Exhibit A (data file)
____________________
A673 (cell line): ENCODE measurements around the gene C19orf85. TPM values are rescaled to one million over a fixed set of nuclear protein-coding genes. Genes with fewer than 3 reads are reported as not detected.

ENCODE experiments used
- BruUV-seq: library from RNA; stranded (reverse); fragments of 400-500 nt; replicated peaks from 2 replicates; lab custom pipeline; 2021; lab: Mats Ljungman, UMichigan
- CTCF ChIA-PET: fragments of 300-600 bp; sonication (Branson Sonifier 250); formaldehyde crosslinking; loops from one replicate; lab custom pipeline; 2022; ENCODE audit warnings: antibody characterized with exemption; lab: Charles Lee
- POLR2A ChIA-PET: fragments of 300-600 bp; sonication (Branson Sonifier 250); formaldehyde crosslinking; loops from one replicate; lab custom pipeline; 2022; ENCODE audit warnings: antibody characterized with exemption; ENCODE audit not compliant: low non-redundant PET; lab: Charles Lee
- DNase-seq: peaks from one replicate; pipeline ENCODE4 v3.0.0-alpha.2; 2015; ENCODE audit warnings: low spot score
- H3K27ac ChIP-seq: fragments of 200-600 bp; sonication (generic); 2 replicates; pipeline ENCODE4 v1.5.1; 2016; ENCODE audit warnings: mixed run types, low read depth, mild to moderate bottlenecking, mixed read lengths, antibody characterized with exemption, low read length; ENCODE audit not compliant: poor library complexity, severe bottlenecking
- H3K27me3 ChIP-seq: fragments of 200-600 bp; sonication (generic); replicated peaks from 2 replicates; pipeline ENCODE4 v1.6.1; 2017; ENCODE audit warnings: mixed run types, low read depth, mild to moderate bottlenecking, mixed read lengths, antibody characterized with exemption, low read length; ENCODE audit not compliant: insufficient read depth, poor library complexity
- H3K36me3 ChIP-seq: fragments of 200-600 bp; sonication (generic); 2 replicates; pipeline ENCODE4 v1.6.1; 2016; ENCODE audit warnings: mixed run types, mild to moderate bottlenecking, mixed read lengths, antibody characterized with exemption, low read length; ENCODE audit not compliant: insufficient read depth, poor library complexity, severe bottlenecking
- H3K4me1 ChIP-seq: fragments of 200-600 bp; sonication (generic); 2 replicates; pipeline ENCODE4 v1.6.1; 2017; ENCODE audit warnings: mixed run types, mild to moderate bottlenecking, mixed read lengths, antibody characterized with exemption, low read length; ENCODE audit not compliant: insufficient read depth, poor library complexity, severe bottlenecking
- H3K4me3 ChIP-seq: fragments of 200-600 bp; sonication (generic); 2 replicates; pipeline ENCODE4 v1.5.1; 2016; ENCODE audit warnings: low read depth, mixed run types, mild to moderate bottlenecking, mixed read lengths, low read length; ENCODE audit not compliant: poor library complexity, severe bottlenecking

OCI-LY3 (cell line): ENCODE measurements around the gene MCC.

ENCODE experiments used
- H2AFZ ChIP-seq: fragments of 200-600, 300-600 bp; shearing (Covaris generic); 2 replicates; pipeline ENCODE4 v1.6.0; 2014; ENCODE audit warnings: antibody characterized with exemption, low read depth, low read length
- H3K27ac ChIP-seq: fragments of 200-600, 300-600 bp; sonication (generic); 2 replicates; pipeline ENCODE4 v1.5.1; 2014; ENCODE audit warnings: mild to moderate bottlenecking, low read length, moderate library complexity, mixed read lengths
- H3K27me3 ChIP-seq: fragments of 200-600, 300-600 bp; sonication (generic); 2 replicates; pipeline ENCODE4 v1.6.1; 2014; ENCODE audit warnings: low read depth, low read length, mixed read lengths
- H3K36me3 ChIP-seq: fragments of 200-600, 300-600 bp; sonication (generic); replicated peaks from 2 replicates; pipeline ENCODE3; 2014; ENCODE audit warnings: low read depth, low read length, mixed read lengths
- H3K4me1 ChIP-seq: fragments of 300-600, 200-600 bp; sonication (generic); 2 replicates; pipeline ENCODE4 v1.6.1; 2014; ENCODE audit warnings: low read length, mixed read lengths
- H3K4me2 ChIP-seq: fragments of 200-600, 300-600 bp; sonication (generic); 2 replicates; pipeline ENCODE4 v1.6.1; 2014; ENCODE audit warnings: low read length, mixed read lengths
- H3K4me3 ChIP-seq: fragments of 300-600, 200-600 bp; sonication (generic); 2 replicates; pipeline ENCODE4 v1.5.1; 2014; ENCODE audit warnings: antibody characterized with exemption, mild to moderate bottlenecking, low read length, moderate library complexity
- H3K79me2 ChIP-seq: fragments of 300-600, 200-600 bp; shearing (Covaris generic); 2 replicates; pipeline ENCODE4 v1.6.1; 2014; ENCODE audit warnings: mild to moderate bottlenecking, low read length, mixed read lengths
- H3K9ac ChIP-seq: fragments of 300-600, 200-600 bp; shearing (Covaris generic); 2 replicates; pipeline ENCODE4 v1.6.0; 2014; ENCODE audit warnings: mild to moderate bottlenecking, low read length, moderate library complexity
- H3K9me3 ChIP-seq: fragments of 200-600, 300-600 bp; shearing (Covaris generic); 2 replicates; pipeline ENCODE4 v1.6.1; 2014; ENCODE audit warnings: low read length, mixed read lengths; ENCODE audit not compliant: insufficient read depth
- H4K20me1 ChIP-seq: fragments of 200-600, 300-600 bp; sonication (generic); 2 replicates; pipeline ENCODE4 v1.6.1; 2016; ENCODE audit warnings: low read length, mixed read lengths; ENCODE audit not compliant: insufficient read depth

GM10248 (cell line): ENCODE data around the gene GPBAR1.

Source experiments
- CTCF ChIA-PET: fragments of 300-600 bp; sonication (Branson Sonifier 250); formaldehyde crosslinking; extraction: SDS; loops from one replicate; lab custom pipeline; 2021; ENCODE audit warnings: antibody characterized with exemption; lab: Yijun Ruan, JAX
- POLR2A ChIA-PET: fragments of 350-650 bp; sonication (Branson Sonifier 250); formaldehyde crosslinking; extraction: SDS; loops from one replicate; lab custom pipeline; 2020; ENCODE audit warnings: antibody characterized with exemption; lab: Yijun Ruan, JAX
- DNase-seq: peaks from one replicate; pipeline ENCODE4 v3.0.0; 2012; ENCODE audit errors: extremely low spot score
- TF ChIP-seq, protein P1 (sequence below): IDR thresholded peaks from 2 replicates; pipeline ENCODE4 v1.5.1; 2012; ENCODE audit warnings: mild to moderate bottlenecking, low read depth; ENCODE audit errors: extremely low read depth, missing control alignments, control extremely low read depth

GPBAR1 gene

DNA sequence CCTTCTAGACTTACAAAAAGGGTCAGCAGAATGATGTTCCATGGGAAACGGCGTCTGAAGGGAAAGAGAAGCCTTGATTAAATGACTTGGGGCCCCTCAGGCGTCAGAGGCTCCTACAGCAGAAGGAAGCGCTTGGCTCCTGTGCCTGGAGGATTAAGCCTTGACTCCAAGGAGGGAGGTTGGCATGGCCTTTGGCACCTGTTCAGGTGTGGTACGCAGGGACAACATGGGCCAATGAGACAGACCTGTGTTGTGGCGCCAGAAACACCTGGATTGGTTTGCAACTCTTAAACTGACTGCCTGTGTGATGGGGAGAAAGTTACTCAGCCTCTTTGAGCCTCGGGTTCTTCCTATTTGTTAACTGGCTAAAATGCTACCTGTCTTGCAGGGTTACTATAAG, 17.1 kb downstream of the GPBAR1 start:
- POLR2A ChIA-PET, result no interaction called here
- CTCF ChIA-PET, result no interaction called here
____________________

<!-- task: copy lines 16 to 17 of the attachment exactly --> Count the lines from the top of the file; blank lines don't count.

- H3K27me3 ChIP-seq: fragments of 200-600, 300-600 bp; sonication (generic); 2 replicates; pipeline ENCODE4 v1.6.1; 2014; ENCODE audit warnings: low read depth, low read length, mixed read lengths
- H3K36me3 ChIP-seq: fragments of 200-600, 300-600 bp; sonication (generic); replicated peaks from 2 replicates; pipeline ENCODE3; 2014; ENCODE audit warnings: low read depth, low read length, mixed read lengths